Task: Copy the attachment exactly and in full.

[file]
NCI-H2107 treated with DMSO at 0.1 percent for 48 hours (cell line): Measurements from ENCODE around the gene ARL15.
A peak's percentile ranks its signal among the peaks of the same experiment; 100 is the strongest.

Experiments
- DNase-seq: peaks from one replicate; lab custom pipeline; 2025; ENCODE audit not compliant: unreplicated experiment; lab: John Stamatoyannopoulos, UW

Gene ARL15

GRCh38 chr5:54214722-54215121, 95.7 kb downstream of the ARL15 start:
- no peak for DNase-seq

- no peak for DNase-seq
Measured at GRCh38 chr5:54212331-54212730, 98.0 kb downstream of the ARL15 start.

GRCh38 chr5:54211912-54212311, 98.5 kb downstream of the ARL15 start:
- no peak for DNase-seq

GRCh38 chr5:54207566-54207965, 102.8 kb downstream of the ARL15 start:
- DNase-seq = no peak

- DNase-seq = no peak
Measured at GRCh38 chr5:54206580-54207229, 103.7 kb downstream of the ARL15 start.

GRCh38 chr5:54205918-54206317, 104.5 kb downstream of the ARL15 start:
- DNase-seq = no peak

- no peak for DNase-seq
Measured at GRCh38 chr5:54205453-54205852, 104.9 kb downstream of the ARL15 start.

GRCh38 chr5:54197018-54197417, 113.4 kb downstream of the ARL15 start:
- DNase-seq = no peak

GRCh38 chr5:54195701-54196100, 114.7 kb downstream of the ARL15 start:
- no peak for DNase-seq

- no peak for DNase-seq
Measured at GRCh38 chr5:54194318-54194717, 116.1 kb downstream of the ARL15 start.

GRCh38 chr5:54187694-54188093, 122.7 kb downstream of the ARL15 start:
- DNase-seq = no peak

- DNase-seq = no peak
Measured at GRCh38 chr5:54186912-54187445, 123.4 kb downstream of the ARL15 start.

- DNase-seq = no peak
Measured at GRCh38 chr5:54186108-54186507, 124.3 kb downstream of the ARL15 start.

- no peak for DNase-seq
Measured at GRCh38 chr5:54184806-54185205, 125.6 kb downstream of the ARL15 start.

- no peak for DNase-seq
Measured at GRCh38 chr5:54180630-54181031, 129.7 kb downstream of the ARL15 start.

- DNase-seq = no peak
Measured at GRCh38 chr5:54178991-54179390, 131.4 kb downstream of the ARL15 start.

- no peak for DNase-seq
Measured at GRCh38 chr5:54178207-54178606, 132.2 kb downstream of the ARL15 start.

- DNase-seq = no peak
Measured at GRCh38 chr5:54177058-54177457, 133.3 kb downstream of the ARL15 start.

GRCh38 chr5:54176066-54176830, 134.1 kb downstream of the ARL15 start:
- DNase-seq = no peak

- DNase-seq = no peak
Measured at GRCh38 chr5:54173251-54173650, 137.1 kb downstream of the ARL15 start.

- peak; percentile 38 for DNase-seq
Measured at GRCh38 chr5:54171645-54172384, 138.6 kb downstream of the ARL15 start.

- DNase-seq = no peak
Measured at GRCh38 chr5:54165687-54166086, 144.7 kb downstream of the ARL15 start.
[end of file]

NCI-H2107 treated with DMSO at 0.1 percent for 48 hours (cell line): Measurements from ENCODE around the gene ARL15.
A peak's percentile ranks its signal among the peaks of the same experiment; 100 is the strongest.

Experiments
- DNase-seq: peaks from one replicate; lab custom pipeline; 2025; ENCODE audit not compliant: unreplicated experiment; lab: John Stamatoyannopoulos, UW

Gene ARL15

GRCh38 chr5:54214722-54215121, 95.7 kb downstream of the ARL15 start:
- no peak for DNase-seq

- no peak for DNase-seq
Measured at GRCh38 chr5:54212331-54212730, 98.0 kb downstream of the ARL15 start.

GRCh38 chr5:54211912-54212311, 98.5 kb downstream of the ARL15 start:
- no peak for DNase-seq

GRCh38 chr5:54207566-54207965, 102.8 kb downstream of the ARL15 start:
- DNase-seq = no peak

- DNase-seq = no peak
Measured at GRCh38 chr5:54206580-54207229, 103.7 kb downstream of the ARL15 start.

GRCh38 chr5:54205918-54206317, 104.5 kb downstream of the ARL15 start:
- DNase-seq = no peak

- no peak for DNase-seq
Measured at GRCh38 chr5:54205453-54205852, 104.9 kb downstream of the ARL15 start.

GRCh38 chr5:54197018-54197417, 113.4 kb downstream of the ARL15 start:
- DNase-seq = no peak

GRCh38 chr5:54195701-54196100, 114.7 kb downstream of the ARL15 start:
- no peak for DNase-seq

- no peak for DNase-seq
Measured at GRCh38 chr5:54194318-54194717, 116.1 kb downstream of the ARL15 start.

GRCh38 chr5:54187694-54188093, 122.7 kb downstream of the ARL15 start:
- DNase-seq = no peak

- DNase-seq = no peak
Measured at GRCh38 chr5:54186912-54187445, 123.4 kb downstream of the ARL15 start.

- DNase-seq = no peak
Measured at GRCh38 chr5:54186108-54186507, 124.3 kb downstream of the ARL15 start.

- no peak for DNase-seq
Measured at GRCh38 chr5:54184806-54185205, 125.6 kb downstream of the ARL15 start.

- no peak for DNase-seq
Measured at GRCh38 chr5:54180630-54181031, 129.7 kb downstream of the ARL15 start.

- DNase-seq = no peak
Measured at GRCh38 chr5:54178991-54179390, 131.4 kb downstream of the ARL15 start.

- no peak for DNase-seq
Measured at GRCh38 chr5:54178207-54178606, 132.2 kb downstream of the ARL15 start.

- DNase-seq = no peak
Measured at GRCh38 chr5:54177058-54177457, 133.3 kb downstream of the ARL15 start.

GRCh38 chr5:54176066-54176830, 134.1 kb downstream of the ARL15 start:
- DNase-seq = no peak

- DNase-seq = no peak
Measured at GRCh38 chr5:54173251-54173650, 137.1 kb downstream of the ARL15 start.

- peak; percentile 38 for DNase-seq
Measured at GRCh38 chr5:54171645-54172384, 138.6 kb downstream of the ARL15 start.

- DNase-seq = no peak
Measured at GRCh38 chr5:54165687-54166086, 144.7 kb downstream of the ARL15 start.